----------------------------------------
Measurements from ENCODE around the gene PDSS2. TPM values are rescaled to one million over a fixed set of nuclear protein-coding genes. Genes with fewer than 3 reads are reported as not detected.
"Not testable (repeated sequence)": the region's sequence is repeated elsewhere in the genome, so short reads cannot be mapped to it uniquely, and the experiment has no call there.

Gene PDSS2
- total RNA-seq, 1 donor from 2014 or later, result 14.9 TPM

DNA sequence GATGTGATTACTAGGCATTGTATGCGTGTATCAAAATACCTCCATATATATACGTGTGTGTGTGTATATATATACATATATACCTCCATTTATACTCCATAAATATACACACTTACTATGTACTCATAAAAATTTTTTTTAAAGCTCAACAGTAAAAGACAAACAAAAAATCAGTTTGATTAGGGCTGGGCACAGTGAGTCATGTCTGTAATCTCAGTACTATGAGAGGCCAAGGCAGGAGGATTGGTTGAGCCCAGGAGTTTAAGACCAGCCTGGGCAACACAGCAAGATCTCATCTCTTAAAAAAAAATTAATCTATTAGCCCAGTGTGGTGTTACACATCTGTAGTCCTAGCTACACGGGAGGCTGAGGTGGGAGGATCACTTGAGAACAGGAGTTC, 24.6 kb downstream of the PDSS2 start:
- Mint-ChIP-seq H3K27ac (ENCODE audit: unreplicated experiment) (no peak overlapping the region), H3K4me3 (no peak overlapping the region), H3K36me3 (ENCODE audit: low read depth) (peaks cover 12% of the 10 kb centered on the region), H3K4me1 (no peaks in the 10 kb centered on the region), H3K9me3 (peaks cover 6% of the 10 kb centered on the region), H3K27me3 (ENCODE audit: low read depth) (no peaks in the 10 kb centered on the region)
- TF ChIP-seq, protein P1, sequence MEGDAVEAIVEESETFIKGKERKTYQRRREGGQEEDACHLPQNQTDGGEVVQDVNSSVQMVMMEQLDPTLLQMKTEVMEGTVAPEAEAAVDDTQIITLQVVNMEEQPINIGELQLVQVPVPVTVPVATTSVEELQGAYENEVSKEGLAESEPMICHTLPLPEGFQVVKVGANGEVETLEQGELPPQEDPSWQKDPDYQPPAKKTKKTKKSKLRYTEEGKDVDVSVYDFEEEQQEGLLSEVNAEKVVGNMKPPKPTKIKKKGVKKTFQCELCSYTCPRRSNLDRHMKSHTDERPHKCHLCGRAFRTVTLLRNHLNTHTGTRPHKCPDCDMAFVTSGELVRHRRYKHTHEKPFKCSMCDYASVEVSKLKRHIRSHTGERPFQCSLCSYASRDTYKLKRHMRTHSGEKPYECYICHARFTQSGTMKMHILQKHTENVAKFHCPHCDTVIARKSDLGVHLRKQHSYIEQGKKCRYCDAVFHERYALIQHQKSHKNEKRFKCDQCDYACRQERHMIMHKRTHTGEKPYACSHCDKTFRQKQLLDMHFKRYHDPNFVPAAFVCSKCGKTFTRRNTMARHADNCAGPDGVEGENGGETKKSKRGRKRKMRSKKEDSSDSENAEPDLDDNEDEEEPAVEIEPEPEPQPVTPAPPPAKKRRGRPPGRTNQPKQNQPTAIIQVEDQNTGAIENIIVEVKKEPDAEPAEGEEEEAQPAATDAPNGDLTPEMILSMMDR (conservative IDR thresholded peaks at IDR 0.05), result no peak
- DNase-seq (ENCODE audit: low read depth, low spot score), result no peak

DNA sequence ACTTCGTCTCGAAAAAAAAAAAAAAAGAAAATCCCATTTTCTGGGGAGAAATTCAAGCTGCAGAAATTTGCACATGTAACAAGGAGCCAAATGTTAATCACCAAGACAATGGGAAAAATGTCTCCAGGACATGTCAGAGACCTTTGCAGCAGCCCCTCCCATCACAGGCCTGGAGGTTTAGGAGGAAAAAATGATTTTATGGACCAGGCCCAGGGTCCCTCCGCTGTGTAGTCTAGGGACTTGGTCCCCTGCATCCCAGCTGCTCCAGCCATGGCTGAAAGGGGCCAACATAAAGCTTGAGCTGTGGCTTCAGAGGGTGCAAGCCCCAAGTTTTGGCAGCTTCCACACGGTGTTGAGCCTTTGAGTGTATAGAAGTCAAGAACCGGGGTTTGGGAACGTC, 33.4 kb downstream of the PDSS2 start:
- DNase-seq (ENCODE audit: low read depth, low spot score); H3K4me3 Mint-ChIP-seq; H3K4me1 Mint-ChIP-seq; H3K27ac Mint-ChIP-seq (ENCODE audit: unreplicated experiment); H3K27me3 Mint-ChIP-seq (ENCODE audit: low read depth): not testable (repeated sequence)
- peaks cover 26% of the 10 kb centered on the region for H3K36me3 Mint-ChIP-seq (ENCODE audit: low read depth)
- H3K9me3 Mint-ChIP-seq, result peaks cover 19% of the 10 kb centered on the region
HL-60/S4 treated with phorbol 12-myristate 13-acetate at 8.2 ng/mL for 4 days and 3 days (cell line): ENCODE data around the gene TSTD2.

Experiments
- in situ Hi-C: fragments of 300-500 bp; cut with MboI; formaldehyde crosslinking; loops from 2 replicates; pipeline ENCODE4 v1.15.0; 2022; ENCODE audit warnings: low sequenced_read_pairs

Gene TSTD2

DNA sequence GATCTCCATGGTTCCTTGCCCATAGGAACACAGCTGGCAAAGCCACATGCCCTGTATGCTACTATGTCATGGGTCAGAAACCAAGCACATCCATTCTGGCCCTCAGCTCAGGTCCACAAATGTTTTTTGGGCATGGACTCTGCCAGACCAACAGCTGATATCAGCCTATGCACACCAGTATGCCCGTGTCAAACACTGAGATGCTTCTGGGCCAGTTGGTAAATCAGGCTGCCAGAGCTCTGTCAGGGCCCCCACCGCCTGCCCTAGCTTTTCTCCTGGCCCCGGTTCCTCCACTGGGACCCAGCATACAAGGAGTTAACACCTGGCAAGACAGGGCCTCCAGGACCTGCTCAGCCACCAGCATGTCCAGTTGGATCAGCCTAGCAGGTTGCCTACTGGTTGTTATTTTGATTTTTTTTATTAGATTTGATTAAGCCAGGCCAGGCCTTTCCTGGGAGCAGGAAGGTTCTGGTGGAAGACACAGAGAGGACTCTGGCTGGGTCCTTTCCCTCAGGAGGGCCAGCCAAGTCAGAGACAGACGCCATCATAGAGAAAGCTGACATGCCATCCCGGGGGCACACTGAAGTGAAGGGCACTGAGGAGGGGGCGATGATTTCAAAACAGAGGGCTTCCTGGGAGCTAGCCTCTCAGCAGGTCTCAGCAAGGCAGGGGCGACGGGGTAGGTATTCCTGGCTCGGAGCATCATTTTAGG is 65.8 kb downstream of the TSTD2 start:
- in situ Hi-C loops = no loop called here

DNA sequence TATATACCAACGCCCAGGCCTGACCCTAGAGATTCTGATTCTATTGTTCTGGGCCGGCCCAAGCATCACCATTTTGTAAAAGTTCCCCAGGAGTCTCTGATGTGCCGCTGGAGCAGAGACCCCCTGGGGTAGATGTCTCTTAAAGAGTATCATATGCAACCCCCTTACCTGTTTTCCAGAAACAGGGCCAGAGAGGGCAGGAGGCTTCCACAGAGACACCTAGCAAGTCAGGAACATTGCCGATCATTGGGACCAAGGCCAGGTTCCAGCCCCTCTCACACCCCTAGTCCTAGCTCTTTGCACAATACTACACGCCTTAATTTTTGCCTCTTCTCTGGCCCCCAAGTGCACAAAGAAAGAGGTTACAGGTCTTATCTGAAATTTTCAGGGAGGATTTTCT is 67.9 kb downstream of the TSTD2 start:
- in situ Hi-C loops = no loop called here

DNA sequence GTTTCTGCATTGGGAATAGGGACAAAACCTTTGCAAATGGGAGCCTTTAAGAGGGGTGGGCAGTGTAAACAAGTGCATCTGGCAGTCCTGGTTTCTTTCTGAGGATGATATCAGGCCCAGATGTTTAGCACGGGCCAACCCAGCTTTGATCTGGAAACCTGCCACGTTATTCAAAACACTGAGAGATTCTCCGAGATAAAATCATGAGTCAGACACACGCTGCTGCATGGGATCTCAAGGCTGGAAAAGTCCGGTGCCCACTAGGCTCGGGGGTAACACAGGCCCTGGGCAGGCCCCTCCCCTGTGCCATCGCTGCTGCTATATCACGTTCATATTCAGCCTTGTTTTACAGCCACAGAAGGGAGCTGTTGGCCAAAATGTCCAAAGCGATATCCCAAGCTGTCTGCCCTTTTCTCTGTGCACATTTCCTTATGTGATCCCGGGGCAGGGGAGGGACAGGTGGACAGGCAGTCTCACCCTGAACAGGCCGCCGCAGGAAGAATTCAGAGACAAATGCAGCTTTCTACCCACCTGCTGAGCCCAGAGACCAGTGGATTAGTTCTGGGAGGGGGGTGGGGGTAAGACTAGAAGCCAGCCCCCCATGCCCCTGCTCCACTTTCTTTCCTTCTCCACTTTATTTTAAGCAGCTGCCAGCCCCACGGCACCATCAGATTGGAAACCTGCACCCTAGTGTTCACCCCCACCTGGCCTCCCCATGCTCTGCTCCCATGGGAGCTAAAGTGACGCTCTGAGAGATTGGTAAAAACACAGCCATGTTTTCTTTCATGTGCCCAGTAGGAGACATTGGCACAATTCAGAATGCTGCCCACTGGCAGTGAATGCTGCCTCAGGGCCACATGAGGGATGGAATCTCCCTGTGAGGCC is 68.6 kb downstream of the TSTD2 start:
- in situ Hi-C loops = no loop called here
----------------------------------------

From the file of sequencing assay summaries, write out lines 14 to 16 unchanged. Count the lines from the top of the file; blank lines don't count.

Experiments
- in situ Hi-C: fragments of 300-500 bp; cut with MboI; formaldehyde crosslinking; loops from 2 replicates; pipeline ENCODE4 v1.15.0; 2022; ENCODE audit warnings: low sequenced_read_pairs

Gene TSTD2